@audio  /usr/bin/vkeybd         nice=-1 rtprio=74
 @audio  /usr/bin/zynaddsubfx    nice=-1 rtprio=73
 @audio	/usr/bin/ams		nice=-1	rtprio=72
 @audio	/usr/bin/amsynth	nice=-1	rtprio=71

Note: this sample is respectfully taken from:

Starting jack manually

Here's some info about starting it manually, but there are graphical programs like qjackctl to help your life. You can read about those in the next section. The jack daemon starts with the following command:

jackd -d alsa

If you have chosen to run jack in realtime mode, use the following command:

jackd -R -dalsa

You can find configuration options in the man page has:

man jackd

Remember to start the daemon as a normal user. Running these things as root is bad and you should know that! If you start the daemon as root you also need to run the software using it as root and we all know what that means.

If you are having problems starting jackd as a normal user and it is failing with errors like:

cannot create /var/run/jack/jack-1000 directory (Permission denied)
cannot create server sockets
cannot create engine

then check the ownership of /var/run/jack as it may be set to root:root. Running the following as root will fix this and allow users in the audio group to start jack:

chown root:audio /var/run/jack/

Using graphical tools

qjackctl is a nice tool to configure and start jackd. The interface should be easy to grasp.

# emerge qjackctl

qjackctl is designed to start and pass options to JACK for you. It can also provide a system tray icon. This program is a must have for anyone who wishes to experience the power and flexibility of JACK.

Now it's time to configure qjackctl to work with your soundcard. Click the Setup button on the main panel to get to the configuration screens. Here's a picture of the settings I use for a CrystalSound cs4624 (Hercules Fortissimo III) card...they should work well for any stereo editing tasks. If you want to do playback in 5.1 or 7.1, you'll need to adjust the number of output channels accordingly. It's very important to change the server path to jackd, it never seems to work with either of the other two options selected.

qjackctl Settings

After you've adjusted the settings to meet your preferences and sound card, click OK to save the changes, and then press the Start button on the main qjackctl panel to test the jack server. If it works, you are ready to move on to the next step. F Click the OK button to apply the changes, then click the Start button on the main qjackctl panel to test everything out. If everything goes as planned, your JACK server should start and qjackctl will monitor it's status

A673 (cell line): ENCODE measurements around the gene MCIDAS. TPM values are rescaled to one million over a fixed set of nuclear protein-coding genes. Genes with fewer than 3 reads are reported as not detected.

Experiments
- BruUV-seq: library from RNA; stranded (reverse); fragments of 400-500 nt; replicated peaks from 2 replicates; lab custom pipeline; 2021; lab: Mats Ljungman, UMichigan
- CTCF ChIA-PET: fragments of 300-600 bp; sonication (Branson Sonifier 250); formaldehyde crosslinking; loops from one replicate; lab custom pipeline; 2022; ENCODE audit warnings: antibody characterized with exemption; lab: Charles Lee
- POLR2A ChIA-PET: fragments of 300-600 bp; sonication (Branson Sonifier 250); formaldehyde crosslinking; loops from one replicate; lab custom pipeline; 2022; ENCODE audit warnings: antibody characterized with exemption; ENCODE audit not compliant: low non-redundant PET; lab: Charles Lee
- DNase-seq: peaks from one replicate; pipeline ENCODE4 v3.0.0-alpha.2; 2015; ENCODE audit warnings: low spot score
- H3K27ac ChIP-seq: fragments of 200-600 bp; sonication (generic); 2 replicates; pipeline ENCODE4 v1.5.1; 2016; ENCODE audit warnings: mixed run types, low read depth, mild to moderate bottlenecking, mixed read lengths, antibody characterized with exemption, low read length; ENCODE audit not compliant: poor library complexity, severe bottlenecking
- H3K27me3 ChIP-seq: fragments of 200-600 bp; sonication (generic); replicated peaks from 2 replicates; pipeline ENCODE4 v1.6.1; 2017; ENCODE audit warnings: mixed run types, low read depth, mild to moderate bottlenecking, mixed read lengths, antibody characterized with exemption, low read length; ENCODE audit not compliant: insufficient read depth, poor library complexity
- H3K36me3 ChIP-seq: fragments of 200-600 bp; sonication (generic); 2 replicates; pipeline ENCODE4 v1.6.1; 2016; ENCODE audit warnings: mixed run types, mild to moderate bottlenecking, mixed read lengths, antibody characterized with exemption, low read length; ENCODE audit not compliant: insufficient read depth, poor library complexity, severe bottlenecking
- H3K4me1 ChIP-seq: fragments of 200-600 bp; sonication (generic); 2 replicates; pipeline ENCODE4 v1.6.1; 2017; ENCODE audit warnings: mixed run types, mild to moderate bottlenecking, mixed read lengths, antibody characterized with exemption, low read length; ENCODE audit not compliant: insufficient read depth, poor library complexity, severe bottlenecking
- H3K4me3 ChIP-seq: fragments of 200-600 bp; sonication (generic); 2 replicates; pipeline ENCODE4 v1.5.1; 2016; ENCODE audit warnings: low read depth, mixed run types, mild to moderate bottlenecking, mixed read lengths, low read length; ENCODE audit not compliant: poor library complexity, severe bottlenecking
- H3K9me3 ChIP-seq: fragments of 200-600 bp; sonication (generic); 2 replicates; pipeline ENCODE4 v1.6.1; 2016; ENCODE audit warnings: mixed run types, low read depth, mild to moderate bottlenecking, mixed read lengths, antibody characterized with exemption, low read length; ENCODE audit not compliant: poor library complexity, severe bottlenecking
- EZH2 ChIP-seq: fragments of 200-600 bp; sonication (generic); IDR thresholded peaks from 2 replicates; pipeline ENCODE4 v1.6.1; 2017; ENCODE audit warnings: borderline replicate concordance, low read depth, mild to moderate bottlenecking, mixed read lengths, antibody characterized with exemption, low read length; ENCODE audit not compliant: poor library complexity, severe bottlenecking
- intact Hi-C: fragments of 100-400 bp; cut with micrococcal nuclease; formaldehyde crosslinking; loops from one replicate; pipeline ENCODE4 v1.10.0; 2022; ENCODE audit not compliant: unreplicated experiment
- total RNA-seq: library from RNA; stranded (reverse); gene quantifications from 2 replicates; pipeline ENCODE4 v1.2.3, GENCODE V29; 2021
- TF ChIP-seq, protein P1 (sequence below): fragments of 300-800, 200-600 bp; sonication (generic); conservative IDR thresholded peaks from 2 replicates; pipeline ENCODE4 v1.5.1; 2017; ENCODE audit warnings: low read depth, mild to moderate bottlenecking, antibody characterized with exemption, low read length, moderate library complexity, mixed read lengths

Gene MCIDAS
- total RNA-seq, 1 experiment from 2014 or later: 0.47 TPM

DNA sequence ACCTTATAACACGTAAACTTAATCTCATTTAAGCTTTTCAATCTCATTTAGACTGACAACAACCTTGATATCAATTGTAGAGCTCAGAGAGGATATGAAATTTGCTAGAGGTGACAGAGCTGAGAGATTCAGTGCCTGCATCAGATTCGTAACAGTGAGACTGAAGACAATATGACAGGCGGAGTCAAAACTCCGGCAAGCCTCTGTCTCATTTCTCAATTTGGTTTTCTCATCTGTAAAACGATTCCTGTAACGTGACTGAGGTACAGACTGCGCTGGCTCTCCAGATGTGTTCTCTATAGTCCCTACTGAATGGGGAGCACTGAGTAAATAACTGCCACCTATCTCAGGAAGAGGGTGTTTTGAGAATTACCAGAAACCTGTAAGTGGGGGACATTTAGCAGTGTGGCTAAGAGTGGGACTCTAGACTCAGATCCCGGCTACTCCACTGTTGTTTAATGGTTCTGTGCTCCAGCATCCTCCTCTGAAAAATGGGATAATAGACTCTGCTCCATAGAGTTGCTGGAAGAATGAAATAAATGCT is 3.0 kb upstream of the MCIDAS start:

qjackctl running

Now you're all ready to fire up some fine audio software like Ardour, ReZound, JAMin, and/or Timemachine and get to work.

Configuring software to use JACK

Any application that uses ALSA

ALSA contains a JACK plugin, which means that you could "set once(in ALSA), use anywhere".

Make sure that alsa-jack is installed. Usually, it comes with alsa-plugins when using USE flag "jack" to install it.

File: ~/.asoundrc or /etc/asound.conf
pcm.jackplug {
    type plug
    slave { pcm "jack" }

pcm.jack {
    type jack
    playback_ports {
        0 alsa_pcm:playback_1
        1 alsa_pcm:playback_2
    capture_ports {
        0 alsa_pcm:capture_1
        1 alsa_pcm:capture_2

Then, you can test it by using:

aplay -Djackplug somefile
arecord -Djackplug somefile

If you are satisfied, you may want to make it the default. You can replace the jackplug in the above config file with !default.

Note that if you really set it to !default, many applications may not work (in my case, only xine can support it). You could use artsdsp or esddsp and set the output system be JACK. Also if you restart the alsasound script, the JACK Server will be killed. You need to start it again by yourself.

Reference: ALSA Documentation

Any application that uses OSS

OSS applications are not so easy to get running with jack. One way which does not seem to work is the oss -> aoss -> alsa -> jack chain. Another possibility is to to use a sound daemon like arts (which can be configured to use jack as backend), this results in the chain: oss -> arts -> jack, which only works for playback though. The "best" solution seems to be oss2jack, which allows you to do oss -> jack directly, but requires some work (which is rewarded by a high compatibility, every oss application I tried worked). The fusd-kor ebuild did not work for me, the compilation failed.


Update: There is a seperate HOWTO for oss2jack now which includes links to working ebuilds and further instructions.

These are the old instructions for installing oss2jack manually:

We need to get oss2jack and fusd-kor, both have not been integrated into the official portage tree, but are avaliable here: (please view the relevant docs on PORTDIR_OVERLAY if you don't know how to use external ebuilds with emerge). The fusd-kor ebuild did not work for me, so I installed fusd-kor manually following the instructions from - substituting the kfusd/kfusd.c with the file from (the changes were needed for >= 2.6.19 compatibility).

Create two new files, {{Filename|/etc/modprobe.d/fusd]] and /etc/udev/rules.d/30-fusd.rules:

File: /etc/modprobe.d/fusd
alias /dev/fusd kfusd
alias /dev/fusd/control kfusd
alias /dev/fusd/status kfusd

Afterwards run update-modules.

File: /etc/udev/rules.d/30-fusd.rules
SUBSYSTEM=="fusd", NAME="fusd/%k", GROUP="audio", MODE="0666"

Then, after adding "media-sound/fusd-kor-1.10.11" to /etc/portage/profile/package.provided continue with

emerge -av oss2jack